I encourage you to give loops a try if you are new to FMQ and to play with loops if you aren't so new to it. Next week, I'll show you some other simple variations of loops like leaves, hearts and more.

Ask questions in the comments and I'll do my best to answer you. Link up a blog post showing your work below and we'll a-go a-visitin'!

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  1. If you would like to use the same practice piece over and over again, simply use water soluble thread on top. When you're done, spritz with water to make the top thread disappear and your bobbin thread will pull off in one long thread.

  2. I'm having trouble with breaking thread--quilting along going well and then thread starts breaking?? Any ideas-thanks. LOIS

    1. Lois- Top thread or bottom thread?

      1) Quality thread? Not too old? Not rayon.

      2)Check your needle for snags, sized appropriately, etc. Some threads do better with a top stitch or metallic needle. Sometimes you can get a bum needle. But sometimes the bigger eye of a topstitch needle can cause sloppy stitch formation.

      3) Check your stitchplate where the thread goes into the machine to form a stitch. Any snags or rough spots? Since you're going in all directions, the thread can contact a rough spot that hadn't been an issue with regular stitching.

      4)Is it directional? Only happen as you stitch backwards? Happens to me sometimes. The needle can actually pierce the working thread (thread takes many passes through the machine before it is finally made into a single stitch, piercing it will break the thread pretty quickly.

      5) thicker, rougher threads, even some quality cottons can be 'grabby' and shred if there's a lot of stitching on top of stitching (backtracking or really dense designs).

      6) Sometimes it can be a timing issue- if the top thread seems to be getting split and parts are worked into a few different stitches while a ply isn't getting stitched. The hook is splitting the thread as it's being formed. Tends to happen on thicker threads or lower ply thread (2 ply vs. 3 ply).

      7) Check the upper thread path. Sometimes a slippery thread can flip itself around something as you stitch, work itself out of the take up lever, etc.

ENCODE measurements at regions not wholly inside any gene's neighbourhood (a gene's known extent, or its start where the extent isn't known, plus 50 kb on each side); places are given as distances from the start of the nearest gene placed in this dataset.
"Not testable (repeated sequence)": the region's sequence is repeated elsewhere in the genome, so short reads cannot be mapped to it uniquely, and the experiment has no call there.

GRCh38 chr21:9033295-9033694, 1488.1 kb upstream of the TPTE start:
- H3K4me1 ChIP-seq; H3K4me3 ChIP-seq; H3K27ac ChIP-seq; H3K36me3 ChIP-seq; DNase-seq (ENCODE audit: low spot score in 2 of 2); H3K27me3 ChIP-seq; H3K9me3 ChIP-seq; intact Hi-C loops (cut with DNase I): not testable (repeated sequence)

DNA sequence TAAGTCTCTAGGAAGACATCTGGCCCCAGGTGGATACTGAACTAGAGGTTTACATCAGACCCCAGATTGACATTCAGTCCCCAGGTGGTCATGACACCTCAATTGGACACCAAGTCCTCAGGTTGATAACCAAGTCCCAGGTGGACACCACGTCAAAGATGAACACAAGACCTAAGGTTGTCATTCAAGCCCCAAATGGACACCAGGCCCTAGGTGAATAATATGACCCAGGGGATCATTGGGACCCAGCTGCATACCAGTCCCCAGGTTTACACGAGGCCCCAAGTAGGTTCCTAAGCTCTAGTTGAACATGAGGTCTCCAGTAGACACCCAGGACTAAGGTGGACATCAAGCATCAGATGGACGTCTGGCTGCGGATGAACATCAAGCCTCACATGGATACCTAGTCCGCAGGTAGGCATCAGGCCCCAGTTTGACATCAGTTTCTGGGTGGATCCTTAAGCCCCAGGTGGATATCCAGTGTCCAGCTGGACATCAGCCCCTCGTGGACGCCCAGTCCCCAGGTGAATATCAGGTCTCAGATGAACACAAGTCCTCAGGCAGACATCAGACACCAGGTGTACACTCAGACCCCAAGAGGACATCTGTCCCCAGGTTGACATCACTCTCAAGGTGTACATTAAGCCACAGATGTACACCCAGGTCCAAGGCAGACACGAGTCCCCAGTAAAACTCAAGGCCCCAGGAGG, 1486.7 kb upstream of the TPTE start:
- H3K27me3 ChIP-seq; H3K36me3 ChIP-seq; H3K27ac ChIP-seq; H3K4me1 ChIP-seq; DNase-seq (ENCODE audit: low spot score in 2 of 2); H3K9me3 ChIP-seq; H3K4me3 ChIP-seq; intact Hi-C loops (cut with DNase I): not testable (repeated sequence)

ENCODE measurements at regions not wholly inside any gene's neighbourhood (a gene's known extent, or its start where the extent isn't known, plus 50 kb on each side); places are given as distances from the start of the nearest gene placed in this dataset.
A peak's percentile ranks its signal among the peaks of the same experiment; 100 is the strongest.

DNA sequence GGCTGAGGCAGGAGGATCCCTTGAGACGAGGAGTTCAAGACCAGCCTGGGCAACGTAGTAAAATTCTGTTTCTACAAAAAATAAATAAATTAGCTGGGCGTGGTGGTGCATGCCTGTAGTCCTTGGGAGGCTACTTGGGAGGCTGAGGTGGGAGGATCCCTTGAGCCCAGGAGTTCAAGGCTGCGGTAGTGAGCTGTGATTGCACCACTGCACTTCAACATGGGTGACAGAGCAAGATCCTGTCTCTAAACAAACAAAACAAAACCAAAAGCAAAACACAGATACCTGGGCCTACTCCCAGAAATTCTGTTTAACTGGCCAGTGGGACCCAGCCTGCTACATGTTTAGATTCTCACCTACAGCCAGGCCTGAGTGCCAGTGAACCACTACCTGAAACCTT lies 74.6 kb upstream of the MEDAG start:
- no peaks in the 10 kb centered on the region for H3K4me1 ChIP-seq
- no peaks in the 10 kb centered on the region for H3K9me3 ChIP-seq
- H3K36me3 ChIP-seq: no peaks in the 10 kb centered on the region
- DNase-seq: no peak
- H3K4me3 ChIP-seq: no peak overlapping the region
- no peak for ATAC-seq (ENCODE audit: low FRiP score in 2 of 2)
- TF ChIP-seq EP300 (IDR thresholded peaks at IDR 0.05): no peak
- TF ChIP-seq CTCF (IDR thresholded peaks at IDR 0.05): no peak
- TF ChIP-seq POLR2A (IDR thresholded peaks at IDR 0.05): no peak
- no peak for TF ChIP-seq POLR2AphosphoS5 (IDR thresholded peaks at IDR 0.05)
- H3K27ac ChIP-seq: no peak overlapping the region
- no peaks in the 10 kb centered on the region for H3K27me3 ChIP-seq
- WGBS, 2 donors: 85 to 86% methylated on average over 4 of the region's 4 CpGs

Hope this helps! (Hmm...think I just wrote a new blog post! LOL!)

    2. Thanks so much for your help-its the top thread and good quality thread- what thread do you normally use? I just had the timing worked on but that might be the issue

    3. Check and double check your needle is big enough for your thread. You might try a top stitch or embroidery needle.

      I prefer polyester embroidery thread as it's lint free, has a nice sheen to it (but not too shiny), and is pretty economical. For a cotton thread, I liked the Aurifil I tried the other day.

  3. Thanks Amy. . . So much good info and pics! Looking forward to your next "tutorial" !

  4. Okay Amy, Thanks for this wonderful tutorial. I will do my very best to practice and keep up with your instructions on this month's Free Motion Monday Quilting Adventures, going back to basics. I am finally ready to jump in. I know that this is too good of an opportunity to pass up. What I like about your instructions and postings the most is they are not only explicit with your pictures and explanations, but also, you try to "Keep it Simple." Thank you for going back to basics. I am so looking forward to this. Guess that means I better begin today! P.S. I still don't have my Bernina foot set up. I noticed someone notified you they were successful. I need to go back and reread the posting. I also have a Juki to work with as an option. I guess now's the time to get my "foot issue" solved (once and for all). Anyhow, looking forward to the next few weeks!!!!! Thanks.

  5. Great information - you highlighted one of my problems...hand position. I'm going to work on that this week. blessings, marlene

  6. Thank you soo much for doing this! I finally have a machine that is capable of fmq and though I am reading all your old posts, I felt like I missed the bus till now! I only have one book on fmq and cant get any more right now or instructional videos so I am so grateful for your generosity. Thank you so much! I always look at a quilt stumped as to how to quilt it, especially when it comes to applique. Is there a size quilt you would not fmq on a regular machine?

    1. I'm glad to be of help! Size of quilt for a regular machine: It depends how determined you are , really. My machine has a 9 inch throat (distance from the right of the needle to the machine housing.) and when I quilt for others, I tell them I don't want to do anything bigger than 72x72 inches. I can do larger, but not for somebody else.